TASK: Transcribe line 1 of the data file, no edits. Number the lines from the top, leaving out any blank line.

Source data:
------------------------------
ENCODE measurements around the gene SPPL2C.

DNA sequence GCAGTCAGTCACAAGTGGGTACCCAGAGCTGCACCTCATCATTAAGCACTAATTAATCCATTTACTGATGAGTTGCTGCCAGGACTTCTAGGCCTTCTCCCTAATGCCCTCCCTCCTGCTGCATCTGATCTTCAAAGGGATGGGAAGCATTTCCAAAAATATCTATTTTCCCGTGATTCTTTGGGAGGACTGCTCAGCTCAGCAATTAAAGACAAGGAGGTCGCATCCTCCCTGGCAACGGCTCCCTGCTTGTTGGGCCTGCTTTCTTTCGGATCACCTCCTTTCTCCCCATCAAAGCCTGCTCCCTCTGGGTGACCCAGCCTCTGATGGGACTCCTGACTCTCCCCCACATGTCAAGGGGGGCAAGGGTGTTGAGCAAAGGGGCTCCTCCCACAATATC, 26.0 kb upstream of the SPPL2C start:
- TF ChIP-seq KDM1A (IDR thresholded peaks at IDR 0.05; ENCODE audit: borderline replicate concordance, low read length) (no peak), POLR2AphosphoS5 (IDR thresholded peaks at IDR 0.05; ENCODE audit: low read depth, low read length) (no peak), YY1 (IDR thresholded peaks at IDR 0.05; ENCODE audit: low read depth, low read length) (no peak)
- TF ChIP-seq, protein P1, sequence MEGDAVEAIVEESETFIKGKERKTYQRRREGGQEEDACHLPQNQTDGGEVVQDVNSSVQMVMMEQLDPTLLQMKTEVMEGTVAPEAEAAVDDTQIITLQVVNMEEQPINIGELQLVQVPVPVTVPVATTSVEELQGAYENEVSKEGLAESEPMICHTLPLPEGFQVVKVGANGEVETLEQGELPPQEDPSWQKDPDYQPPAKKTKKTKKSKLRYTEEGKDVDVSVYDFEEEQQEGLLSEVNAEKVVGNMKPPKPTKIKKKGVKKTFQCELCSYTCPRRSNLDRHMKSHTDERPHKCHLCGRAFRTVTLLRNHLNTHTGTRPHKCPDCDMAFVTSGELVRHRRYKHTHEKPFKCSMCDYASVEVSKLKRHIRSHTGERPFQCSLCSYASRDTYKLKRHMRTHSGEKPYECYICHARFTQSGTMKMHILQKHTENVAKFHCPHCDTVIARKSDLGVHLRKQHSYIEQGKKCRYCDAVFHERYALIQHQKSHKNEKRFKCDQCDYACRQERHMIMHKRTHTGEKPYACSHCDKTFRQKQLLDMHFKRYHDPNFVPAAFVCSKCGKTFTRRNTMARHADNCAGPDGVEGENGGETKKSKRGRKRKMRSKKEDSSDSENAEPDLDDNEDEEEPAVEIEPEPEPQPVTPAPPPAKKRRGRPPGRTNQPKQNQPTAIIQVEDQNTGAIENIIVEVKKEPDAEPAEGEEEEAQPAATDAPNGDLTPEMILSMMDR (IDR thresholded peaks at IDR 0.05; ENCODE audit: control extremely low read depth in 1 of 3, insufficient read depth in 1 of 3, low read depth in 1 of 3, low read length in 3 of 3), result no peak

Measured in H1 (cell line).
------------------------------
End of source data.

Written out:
ENCODE measurements around the gene SPPL2C.